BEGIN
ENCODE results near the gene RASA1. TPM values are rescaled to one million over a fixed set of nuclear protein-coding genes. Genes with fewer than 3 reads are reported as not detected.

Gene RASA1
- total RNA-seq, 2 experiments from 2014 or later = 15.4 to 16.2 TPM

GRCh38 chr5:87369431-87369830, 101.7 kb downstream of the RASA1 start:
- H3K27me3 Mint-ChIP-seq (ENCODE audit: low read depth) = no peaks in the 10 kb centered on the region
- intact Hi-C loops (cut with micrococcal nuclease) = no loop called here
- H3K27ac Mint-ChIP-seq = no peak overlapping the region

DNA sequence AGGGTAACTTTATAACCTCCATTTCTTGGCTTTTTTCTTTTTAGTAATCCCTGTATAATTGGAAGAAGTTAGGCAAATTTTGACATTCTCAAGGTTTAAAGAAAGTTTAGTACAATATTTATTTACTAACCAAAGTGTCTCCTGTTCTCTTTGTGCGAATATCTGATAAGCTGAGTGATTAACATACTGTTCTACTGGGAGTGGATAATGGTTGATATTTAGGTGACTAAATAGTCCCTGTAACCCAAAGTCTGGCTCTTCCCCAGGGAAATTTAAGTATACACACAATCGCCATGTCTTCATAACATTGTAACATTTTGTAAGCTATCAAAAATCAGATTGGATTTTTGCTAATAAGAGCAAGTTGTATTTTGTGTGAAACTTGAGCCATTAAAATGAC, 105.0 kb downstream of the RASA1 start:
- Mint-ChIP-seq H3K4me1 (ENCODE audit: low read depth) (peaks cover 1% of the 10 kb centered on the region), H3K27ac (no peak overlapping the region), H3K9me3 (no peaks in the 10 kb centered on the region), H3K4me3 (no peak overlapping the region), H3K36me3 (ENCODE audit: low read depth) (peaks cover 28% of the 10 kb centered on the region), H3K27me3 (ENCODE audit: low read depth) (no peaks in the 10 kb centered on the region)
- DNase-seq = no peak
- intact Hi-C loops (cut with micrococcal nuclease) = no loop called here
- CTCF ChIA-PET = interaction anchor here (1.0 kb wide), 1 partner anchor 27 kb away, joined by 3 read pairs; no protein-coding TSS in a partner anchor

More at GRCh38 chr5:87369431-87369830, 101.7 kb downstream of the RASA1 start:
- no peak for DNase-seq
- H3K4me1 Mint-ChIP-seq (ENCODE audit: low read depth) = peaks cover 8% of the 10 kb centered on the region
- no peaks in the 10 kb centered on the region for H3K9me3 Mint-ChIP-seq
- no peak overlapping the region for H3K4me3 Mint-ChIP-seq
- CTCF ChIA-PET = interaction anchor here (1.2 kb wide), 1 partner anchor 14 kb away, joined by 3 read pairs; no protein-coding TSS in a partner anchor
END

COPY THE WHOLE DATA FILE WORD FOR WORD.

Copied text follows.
ENCODE results near the gene RASA1. TPM values are rescaled to one million over a fixed set of nuclear protein-coding genes. Genes with fewer than 3 reads are reported as not detected.

Gene RASA1
- total RNA-seq, 2 experiments from 2014 or later = 15.4 to 16.2 TPM

GRCh38 chr5:87369431-87369830, 101.7 kb downstream of the RASA1 start:
- H3K27me3 Mint-ChIP-seq (ENCODE audit: low read depth) = no peaks in the 10 kb centered on the region
- intact Hi-C loops (cut with micrococcal nuclease) = no loop called here
- H3K27ac Mint-ChIP-seq = no peak overlapping the region

DNA sequence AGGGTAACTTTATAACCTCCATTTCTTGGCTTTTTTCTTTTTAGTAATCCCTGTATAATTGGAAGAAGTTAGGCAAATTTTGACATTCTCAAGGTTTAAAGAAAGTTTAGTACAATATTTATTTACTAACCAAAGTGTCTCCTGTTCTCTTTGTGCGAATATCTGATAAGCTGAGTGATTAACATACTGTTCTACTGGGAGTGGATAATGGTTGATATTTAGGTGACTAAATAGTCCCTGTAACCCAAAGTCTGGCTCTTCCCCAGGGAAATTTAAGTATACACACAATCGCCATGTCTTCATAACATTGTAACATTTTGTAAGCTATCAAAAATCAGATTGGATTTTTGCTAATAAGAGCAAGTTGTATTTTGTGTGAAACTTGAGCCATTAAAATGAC, 105.0 kb downstream of the RASA1 start:
- Mint-ChIP-seq H3K4me1 (ENCODE audit: low read depth) (peaks cover 1% of the 10 kb centered on the region), H3K27ac (no peak overlapping the region), H3K9me3 (no peaks in the 10 kb centered on the region), H3K4me3 (no peak overlapping the region), H3K36me3 (ENCODE audit: low read depth) (peaks cover 28% of the 10 kb centered on the region), H3K27me3 (ENCODE audit: low read depth) (no peaks in the 10 kb centered on the region)
- DNase-seq = no peak
- intact Hi-C loops (cut with micrococcal nuclease) = no loop called here
- CTCF ChIA-PET = interaction anchor here (1.0 kb wide), 1 partner anchor 27 kb away, joined by 3 read pairs; no protein-coding TSS in a partner anchor

More at GRCh38 chr5:87369431-87369830, 101.7 kb downstream of the RASA1 start:
- no peak for DNase-seq
- H3K4me1 Mint-ChIP-seq (ENCODE audit: low read depth) = peaks cover 8% of the 10 kb centered on the region
- no peaks in the 10 kb centered on the region for H3K9me3 Mint-ChIP-seq
- no peak overlapping the region for H3K4me3 Mint-ChIP-seq
- CTCF ChIA-PET = interaction anchor here (1.2 kb wide), 1 partner anchor 14 kb away, joined by 3 read pairs; no protein-coding TSS in a partner anchor